Built in France by the Piriou shipyard based at Concarneau in France, the 77m vessel has been designed to navigate in any conditions, including ice exploration.
During the Monaco Yacht Show and within the framework of La Belle Classe Superyachts, a label created by the Yacht Club de Monaco in 2005 to support owners in their navigation and choice of ports of call worldwide, Francois Fiat, the first La Belle Classe Superyachts Ambassador presented his new ship, the M/V Yersin on 26th September 2014.
A veritable concentration of eco-friendly technology, it upholds all the maritime values La Belle Classe defends, including protecting the environment and promoting innovative technologies. The M/V Yersin is the tool for achieving a project called A.S.E. (Adventure – Science – Education).
The press conference gave a preview of the advanced technology developed and utilised on this multi-purpose transoceanic ship. Designed to take passengers, the vessel has an autonomy of 12,000 nautical miles and 50 days without having to take on supplies, avoiding any exterior or interior pollutant releases. It is an aspect that perfectly illustrates the ship’s motto: Leave an imprint without leaving a trace. Among the many innovative features is the fact she can accommodate a seaplane.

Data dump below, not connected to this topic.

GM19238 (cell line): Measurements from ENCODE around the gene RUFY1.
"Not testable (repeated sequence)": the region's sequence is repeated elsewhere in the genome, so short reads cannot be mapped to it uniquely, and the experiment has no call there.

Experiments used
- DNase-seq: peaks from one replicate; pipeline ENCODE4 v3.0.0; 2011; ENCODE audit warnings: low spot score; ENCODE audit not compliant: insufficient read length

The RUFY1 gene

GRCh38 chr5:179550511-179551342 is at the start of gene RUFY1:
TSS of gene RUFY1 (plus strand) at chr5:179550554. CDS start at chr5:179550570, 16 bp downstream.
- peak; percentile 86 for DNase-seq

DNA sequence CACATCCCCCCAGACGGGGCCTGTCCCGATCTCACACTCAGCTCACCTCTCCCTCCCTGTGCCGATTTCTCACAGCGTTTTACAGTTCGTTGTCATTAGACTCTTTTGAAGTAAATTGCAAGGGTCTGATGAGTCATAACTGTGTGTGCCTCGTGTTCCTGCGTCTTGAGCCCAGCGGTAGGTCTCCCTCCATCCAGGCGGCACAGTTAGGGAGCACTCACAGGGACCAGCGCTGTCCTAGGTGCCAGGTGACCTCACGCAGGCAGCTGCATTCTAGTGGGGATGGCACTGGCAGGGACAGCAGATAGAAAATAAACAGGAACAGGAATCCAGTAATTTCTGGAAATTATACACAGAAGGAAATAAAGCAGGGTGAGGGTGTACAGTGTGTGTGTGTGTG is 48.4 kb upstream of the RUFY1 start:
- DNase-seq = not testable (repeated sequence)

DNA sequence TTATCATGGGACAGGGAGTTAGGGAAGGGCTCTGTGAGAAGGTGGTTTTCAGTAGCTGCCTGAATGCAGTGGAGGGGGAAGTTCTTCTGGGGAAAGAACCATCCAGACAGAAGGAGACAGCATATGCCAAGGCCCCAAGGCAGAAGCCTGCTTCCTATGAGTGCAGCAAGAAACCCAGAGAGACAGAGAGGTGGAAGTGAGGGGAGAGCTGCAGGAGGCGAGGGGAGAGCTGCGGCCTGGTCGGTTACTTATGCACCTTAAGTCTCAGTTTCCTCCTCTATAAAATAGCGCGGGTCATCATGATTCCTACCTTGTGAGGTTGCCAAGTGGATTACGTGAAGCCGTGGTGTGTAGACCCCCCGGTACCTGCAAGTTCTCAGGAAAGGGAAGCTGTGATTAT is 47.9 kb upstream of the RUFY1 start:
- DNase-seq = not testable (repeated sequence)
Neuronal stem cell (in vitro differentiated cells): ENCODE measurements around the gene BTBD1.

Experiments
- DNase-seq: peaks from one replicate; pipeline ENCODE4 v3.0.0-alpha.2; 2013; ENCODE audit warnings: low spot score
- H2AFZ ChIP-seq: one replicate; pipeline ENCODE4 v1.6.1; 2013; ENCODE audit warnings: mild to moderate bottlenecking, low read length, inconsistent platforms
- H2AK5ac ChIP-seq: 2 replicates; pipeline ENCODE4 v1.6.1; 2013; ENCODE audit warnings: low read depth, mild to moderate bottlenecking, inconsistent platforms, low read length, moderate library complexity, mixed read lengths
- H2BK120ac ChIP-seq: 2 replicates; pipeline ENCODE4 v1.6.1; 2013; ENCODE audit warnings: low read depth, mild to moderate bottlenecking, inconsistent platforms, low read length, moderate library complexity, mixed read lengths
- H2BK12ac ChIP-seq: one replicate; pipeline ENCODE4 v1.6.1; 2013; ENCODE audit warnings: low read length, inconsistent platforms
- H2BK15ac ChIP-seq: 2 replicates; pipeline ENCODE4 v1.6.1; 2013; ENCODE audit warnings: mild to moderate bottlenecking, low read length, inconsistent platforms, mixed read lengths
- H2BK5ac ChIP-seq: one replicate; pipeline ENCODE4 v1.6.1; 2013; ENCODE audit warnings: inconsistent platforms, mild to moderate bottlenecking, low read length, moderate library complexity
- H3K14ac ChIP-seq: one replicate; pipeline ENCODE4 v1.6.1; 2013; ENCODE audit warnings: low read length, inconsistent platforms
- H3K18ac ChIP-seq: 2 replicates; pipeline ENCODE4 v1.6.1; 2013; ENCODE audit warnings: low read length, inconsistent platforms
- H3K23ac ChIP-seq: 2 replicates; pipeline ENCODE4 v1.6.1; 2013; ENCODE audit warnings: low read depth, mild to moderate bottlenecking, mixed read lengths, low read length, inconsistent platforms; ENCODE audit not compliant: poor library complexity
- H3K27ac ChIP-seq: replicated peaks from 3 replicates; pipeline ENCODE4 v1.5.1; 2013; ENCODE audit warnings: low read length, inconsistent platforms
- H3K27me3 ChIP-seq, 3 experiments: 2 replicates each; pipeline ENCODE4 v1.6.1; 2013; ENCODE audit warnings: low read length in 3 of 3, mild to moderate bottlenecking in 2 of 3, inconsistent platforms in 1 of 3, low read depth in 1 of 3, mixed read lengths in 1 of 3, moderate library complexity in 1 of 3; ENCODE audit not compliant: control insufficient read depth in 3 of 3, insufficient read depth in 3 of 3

Encouraged by the Prince Albert II of Monaco Foundation, the vessel will contribute to the preservation of our planet, with the support of researchers and scientists from all over the world, and the participation of young children and students.
The M/V Yersin has chosen Monaco as her “emotional” home-port where she will be officially christened in June 2015.
UMS tonnage: 2,300
Capacity: 20 passengers and 20 crew
Bureau Veritas: ICE Class IC
Electric propulsion with Schottel system
A ship named in honour of Doctor Alexandre Yersin
Doctor Alexandre Yersin (1863-1943) deserves to be better known by the general public. In fact we owe much to this doctor from the Messageries maritimes merchant shipping company, who spent 50 years in Indochina where he founded the Nha Trang Pasteur Institute and, in 1902, the Hanoi Medical School. His research into the diphtheria toxin and discovery of the bacillus behind the bubonic plague in 1894 earned him international recognition, after which he dedicated his life to the local people of the future Vietnam.